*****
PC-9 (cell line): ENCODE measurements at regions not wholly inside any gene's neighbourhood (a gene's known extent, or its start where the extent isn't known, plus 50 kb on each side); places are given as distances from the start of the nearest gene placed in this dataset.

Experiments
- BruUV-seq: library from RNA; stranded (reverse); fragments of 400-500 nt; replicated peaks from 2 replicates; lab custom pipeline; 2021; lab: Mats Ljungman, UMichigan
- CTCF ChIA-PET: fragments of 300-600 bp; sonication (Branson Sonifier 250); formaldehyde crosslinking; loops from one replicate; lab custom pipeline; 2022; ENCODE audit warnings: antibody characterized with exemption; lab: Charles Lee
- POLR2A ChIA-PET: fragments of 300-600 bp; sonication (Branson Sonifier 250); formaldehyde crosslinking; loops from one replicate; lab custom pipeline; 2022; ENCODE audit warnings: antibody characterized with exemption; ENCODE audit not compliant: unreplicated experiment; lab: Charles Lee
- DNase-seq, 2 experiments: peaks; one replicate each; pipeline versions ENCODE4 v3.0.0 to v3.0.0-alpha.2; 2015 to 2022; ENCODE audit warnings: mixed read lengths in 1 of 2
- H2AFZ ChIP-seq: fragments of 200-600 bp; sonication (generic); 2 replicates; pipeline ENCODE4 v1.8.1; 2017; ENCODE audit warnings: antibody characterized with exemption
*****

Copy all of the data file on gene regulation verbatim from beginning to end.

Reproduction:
PC-9 (cell line): ENCODE measurements at regions not wholly inside any gene's neighbourhood (a gene's known extent, or its start where the extent isn't known, plus 50 kb on each side); places are given as distances from the start of the nearest gene placed in this dataset.

Experiments
- BruUV-seq: library from RNA; stranded (reverse); fragments of 400-500 nt; replicated peaks from 2 replicates; lab custom pipeline; 2021; lab: Mats Ljungman, UMichigan
- CTCF ChIA-PET: fragments of 300-600 bp; sonication (Branson Sonifier 250); formaldehyde crosslinking; loops from one replicate; lab custom pipeline; 2022; ENCODE audit warnings: antibody characterized with exemption; lab: Charles Lee
- POLR2A ChIA-PET: fragments of 300-600 bp; sonication (Branson Sonifier 250); formaldehyde crosslinking; loops from one replicate; lab custom pipeline; 2022; ENCODE audit warnings: antibody characterized with exemption; ENCODE audit not compliant: unreplicated experiment; lab: Charles Lee
- DNase-seq, 2 experiments: peaks; one replicate each; pipeline versions ENCODE4 v3.0.0 to v3.0.0-alpha.2; 2015 to 2022; ENCODE audit warnings: mixed read lengths in 1 of 2
- H2AFZ ChIP-seq: fragments of 200-600 bp; sonication (generic); 2 replicates; pipeline ENCODE4 v1.8.1; 2017; ENCODE audit warnings: antibody characterized with exemption